18th August, 2017
Source: The Straits Times
Researchers from the Singapore University of Technology and Design (SUTD) have come up with a portable and cost-efficient device that can detect malaria within 30 seconds.
Presently, the gold standard for diagnosis of the mosquito-borne disease is examining a patient’s blood smears through a laboratory microscope. This tool is not only bulky, but it also functions more slowly than the new technique.
The SUTD team’s new and improved cytometer – a cell-counting device – minimises the time taken for diagnosis, which normally may be hours.
Malaria is a life-threatening disease caused by parasites that are transmitted to people through the bites of infected female Anopheles mosquitoes. Symptoms include shaking chills, high fever and sweating.
The new device, primarily composed of a raised lens and colour camera, does away with the laborious process of manually counting infected blood cells to determine the percentage of the patient’s red blood cells that are infected with malaria.
Instead, it employs image processing and machine-learning algorithms to count these cells digitally.
It is also a much cheaper alternative to the cytometers within research facilities that have the same capabilities for malaria detection.
The malaria cytometer costs US$600 (S$820), as opposed to any high-end commercial flow cytometer, which would typically have a US$100,000 price tag.
Said Dr Ye Ai, one of two assistant professors involved in the research: “This portable image-based cytometer has great potential as an accurate and cost-effective tool for routine malaria diagnosis in the field or resource-limited regions”.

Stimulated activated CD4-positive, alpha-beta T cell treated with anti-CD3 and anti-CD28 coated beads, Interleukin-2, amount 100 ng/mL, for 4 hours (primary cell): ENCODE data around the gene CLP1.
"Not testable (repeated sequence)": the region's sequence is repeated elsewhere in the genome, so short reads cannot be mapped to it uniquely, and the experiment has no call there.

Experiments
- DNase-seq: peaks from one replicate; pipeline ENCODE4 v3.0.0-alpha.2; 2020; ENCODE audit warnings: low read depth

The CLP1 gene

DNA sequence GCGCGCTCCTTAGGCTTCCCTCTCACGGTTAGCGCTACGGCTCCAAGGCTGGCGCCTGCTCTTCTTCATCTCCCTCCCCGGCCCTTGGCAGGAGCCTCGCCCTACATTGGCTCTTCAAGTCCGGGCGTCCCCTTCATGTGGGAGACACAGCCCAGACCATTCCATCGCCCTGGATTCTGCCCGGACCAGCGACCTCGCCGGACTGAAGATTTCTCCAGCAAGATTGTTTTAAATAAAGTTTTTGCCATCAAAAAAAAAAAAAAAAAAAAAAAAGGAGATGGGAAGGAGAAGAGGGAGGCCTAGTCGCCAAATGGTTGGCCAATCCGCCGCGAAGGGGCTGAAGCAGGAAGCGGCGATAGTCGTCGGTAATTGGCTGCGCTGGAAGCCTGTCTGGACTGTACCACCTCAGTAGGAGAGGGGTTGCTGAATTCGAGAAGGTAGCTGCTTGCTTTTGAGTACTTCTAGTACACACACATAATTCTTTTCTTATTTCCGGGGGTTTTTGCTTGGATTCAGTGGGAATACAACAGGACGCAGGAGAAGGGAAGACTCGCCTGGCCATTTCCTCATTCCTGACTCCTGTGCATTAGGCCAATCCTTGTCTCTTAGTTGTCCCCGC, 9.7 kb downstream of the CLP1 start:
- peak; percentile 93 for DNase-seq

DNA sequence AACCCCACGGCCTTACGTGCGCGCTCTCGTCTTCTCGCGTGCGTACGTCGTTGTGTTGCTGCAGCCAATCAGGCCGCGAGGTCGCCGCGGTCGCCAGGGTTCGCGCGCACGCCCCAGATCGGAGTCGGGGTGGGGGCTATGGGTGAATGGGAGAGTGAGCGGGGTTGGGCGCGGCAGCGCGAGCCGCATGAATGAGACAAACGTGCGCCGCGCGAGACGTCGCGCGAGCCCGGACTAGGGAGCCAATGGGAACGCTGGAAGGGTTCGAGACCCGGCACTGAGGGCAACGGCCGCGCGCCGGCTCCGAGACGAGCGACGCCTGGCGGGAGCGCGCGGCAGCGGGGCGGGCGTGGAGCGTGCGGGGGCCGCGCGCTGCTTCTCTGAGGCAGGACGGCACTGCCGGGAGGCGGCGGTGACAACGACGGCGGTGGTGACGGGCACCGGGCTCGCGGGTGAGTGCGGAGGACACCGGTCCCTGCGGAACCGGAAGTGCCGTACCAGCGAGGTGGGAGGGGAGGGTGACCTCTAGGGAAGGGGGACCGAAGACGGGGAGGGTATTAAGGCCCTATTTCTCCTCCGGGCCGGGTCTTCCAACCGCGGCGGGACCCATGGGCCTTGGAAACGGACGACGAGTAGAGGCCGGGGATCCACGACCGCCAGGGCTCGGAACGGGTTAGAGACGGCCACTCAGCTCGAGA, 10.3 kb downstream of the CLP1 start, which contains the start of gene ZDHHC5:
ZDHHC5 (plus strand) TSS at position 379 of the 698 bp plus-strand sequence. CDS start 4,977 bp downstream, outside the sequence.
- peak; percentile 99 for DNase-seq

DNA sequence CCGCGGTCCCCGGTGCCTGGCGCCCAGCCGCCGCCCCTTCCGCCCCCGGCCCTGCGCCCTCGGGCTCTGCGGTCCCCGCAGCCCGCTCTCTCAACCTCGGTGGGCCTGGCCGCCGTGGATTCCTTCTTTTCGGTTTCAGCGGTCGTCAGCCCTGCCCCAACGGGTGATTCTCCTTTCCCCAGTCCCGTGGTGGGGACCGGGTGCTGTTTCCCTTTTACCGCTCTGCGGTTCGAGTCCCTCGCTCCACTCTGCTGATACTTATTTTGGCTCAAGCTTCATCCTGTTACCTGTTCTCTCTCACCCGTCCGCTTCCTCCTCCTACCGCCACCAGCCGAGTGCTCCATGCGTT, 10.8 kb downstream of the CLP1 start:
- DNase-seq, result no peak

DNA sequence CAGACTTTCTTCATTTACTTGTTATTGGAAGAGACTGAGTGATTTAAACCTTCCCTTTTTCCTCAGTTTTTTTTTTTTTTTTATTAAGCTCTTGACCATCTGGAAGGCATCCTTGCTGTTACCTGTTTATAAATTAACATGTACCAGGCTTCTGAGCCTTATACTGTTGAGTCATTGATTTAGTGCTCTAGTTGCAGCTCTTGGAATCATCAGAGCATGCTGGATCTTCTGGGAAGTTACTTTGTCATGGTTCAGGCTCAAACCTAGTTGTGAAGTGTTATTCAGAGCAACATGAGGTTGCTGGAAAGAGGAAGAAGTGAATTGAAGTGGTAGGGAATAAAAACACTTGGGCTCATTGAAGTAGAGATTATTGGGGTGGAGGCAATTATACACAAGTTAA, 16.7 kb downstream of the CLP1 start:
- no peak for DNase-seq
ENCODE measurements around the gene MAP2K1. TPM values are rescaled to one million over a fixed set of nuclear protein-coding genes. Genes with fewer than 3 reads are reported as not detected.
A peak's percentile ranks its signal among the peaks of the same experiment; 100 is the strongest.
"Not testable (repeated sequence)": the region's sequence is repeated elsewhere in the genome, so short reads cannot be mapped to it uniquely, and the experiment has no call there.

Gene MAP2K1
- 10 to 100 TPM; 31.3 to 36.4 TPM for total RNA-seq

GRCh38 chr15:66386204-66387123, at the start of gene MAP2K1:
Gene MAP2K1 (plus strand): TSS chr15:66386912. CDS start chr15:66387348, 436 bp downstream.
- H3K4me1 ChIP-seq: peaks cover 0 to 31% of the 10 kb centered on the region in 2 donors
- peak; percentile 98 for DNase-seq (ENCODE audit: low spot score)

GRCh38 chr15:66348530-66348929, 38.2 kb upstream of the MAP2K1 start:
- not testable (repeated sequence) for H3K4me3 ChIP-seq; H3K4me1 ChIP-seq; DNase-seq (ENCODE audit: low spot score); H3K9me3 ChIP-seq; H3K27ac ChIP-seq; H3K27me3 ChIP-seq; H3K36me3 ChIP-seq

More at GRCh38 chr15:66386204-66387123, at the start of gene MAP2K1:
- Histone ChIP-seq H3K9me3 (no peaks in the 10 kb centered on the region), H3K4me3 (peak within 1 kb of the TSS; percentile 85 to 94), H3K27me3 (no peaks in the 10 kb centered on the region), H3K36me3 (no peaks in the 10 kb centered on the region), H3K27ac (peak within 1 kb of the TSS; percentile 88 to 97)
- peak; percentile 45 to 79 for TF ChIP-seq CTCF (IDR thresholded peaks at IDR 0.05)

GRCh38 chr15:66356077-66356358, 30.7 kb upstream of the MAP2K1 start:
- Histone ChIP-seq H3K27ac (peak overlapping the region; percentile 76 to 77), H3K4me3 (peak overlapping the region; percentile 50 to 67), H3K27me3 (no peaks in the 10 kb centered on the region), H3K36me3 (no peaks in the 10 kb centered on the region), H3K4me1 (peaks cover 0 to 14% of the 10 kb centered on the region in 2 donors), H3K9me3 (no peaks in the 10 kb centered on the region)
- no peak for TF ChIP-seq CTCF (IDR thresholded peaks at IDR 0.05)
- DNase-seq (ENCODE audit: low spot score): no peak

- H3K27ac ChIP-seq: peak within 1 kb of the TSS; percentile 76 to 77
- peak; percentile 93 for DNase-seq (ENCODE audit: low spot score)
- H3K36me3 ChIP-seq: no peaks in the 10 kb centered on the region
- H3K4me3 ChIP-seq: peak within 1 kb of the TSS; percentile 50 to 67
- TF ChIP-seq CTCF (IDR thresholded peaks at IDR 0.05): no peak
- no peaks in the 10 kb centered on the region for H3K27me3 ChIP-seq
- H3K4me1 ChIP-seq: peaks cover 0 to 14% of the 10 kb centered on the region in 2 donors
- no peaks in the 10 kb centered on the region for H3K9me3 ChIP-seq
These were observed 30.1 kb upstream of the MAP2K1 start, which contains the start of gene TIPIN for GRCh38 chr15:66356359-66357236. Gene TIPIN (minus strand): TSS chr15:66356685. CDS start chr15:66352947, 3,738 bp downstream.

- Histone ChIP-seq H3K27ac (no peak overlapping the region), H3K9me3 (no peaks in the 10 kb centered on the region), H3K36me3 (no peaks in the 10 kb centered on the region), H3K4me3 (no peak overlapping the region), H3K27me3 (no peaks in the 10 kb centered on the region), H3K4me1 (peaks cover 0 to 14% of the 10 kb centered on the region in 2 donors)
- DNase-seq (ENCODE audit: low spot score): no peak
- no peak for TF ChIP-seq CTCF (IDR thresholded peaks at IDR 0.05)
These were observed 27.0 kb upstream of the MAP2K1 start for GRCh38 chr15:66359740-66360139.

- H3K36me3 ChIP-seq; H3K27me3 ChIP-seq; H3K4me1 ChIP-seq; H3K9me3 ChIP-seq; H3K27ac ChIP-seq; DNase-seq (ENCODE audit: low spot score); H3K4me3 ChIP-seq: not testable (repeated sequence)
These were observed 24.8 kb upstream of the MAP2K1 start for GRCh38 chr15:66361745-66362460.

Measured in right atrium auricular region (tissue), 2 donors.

Added Dr Rajesh Chandramohanadas, the second assistant professor: “With our current portable cytometer, we are able to detect very low levels of infection from laboratory samples.”
According to a report by the World Health Organisation in 2015, 1.4 million people across South-east Asia alone are at risk of malaria.
Singapore, despite being malaria- free since 1982, is also vulnerable to the disease, due to the influx of travellers and foreign workers.
With the malaria parasites’ increasing resistance to current drugs, the device could help detect the disease fast, so that the appropriate medications can be given before complications arise.
Commenting on the effort, malaria expert Kevin Tan of the National University of Singapore’s Department of Microbiology and Immunology said: “Singapore hospitals may also find this useful in place of human operators who are prone to fatigue and subjective analysis.”
The SUTD team is now looking for additional funding to do a larger trial in the field. Their article was published in the peer-reviewed scientific journal PLOS One.